John and Amanda teach Latin, English and guitar at a fantastical stately home-turned-school. Nearly 50-year careers are drawing to a close for the pair who have become legends with the mantra: “Reading! ’Rithmetic! Rock ’n’ roll!” But for pupil and teacher alike, leaving is the hardest lesson.
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Part jazz history, part true-crime tale, Kasper Collin’s new documentary employs extensive archival footage and new interviews to tell the tragic story of the magnificently talented trumpeter Lee Morgan and his common-law wife Helen, who murdered him in a New York bar in 1972.
Sixty-two year old Richard Turner is renowned as one of the world’s greatest card magicians, yet he is completely blind. This is an in-depth look at a complex character who is one of magic’s greatest hidden treasures.
The First Monday in May follows the creation of The Metropolitan Museum of Art’s most attended fashion exhibition in history, “China: Through The Looking Glass,” an exploration of Chinese-inspired Western fashions by Costume Institute curator Andrew Bolton. With unprecedented access, filmmaker Andrew Rossi captures the collision of high fashion and celebrity at the Met Gala, one of the biggest global fashion events chaired every year by Vogue editor in chief Anna Wintour. Featuring a cast of renowned artists in many fields (including filmmaker Wong Kar Wai and fashion designers Karl Lagerfeld, Jean Paul Gaultier and John Galliano) as well as a host of contemporary pop icons like Rihanna, the movie dives into the debate about whether fashion should be viewed as art.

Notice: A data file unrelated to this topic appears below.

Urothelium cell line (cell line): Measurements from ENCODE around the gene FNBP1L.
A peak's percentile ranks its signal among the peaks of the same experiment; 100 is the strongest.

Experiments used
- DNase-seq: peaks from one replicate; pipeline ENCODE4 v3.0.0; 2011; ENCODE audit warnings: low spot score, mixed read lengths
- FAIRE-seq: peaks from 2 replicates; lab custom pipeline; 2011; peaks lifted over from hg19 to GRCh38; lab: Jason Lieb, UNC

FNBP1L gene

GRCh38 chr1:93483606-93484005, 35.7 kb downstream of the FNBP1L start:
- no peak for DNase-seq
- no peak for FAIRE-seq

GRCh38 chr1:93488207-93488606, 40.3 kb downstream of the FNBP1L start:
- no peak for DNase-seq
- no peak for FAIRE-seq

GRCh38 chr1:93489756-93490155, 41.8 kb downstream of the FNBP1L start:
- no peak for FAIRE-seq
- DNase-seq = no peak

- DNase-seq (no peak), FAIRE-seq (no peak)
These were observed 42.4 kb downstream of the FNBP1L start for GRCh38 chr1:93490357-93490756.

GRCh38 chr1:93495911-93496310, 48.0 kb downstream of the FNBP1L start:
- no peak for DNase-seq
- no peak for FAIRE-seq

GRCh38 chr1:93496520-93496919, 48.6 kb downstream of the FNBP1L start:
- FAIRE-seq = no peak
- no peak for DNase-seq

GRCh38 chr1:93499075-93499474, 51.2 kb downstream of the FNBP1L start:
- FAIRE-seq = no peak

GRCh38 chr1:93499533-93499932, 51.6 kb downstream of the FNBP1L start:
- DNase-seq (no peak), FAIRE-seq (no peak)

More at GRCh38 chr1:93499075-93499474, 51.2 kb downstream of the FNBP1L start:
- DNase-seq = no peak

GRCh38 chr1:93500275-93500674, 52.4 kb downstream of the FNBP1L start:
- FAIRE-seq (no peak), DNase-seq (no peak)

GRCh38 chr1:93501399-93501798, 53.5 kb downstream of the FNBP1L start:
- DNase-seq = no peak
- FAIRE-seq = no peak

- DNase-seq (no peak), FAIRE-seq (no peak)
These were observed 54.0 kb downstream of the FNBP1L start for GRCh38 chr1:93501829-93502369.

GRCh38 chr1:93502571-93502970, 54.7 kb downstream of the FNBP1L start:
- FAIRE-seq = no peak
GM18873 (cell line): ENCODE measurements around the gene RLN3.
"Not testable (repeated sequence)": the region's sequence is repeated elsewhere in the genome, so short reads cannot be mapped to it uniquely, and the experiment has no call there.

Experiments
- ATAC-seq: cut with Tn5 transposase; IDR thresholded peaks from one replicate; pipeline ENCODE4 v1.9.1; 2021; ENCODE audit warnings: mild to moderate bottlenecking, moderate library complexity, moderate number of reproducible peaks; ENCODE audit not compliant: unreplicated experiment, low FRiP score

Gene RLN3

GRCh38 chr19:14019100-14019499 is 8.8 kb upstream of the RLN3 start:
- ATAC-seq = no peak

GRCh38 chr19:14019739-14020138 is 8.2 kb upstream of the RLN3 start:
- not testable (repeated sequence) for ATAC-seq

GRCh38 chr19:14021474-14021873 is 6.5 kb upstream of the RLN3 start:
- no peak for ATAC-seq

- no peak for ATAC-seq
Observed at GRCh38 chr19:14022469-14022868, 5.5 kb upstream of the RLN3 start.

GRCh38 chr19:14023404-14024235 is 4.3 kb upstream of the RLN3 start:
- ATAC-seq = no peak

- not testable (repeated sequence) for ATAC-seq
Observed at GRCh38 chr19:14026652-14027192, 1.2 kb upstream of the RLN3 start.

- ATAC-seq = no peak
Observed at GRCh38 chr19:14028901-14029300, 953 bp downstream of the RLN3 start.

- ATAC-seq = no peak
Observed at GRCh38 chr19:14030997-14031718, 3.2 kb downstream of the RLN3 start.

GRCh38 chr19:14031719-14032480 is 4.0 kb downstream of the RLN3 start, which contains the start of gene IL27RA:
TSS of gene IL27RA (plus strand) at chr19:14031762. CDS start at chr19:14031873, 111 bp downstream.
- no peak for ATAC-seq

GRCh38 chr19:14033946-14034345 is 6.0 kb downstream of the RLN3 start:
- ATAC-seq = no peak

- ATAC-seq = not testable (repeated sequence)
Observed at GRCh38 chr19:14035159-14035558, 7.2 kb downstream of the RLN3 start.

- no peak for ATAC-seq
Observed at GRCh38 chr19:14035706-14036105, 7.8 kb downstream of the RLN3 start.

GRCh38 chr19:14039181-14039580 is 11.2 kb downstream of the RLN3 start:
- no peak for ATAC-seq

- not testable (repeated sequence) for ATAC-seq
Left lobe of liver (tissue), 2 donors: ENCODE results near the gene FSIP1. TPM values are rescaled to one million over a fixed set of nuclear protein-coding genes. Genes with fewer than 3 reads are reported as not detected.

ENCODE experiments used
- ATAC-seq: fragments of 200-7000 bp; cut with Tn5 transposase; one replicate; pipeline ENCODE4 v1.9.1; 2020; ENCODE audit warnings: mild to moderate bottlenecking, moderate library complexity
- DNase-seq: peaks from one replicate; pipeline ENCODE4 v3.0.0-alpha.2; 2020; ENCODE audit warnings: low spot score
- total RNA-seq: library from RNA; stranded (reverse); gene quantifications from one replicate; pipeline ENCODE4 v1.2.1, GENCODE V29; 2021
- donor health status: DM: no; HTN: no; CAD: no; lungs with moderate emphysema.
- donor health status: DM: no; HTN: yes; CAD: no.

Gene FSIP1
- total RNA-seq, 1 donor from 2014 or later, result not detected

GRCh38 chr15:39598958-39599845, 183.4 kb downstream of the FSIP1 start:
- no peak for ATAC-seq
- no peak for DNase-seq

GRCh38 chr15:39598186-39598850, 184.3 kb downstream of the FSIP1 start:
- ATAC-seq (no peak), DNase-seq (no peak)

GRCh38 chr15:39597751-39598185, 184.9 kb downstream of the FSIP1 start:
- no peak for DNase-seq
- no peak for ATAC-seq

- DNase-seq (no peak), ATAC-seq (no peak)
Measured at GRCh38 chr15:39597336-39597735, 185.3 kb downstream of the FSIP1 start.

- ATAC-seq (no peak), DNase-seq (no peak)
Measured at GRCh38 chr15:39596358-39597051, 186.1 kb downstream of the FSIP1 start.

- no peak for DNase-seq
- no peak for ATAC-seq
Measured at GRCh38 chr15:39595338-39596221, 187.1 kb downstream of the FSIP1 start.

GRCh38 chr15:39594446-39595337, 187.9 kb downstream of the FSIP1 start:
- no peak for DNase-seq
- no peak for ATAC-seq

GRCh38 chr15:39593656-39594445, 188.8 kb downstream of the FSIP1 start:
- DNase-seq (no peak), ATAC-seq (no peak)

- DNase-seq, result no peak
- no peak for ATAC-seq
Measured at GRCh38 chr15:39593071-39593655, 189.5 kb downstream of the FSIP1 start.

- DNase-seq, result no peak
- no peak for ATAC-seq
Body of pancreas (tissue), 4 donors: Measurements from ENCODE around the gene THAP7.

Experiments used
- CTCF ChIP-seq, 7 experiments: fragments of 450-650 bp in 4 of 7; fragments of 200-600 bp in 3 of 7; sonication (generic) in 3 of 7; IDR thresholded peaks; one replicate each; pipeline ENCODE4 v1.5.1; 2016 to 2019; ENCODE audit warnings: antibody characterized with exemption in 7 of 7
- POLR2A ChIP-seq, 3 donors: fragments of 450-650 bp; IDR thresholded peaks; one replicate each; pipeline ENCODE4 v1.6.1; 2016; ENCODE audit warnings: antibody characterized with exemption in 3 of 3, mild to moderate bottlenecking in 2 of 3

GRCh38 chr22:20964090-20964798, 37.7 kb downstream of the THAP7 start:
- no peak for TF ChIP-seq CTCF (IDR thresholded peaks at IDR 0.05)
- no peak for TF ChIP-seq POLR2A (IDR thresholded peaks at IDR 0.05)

When documentarian Josh Fox realizes, after much soul searching, that the answers for how to respond to the degradation of our environment cannot be found in his own back yard, he travels the world to connect with communities that are already facing grave effects of climate change. What he finds is a complicated mix of tragedy and inspiration in the various ways climate change is affecting our value systems. How to Let Go of the World delivers a sobering portrait of the state of climate change, and takes stock of what makes humans survivors, and our societies so creative and resilient.
Werner Herzog and volcanologist Clive Oppenheimer embark upon a global journey exploring some of the world’s most mythical volcanoes in Indonesia, Ethiopia, Iceland and North Korea. Speaking with scientists and indigenous peoples alike, they seek to understand the complex and deeply rooted relationship between mankind and one of nature’s greatest wonders.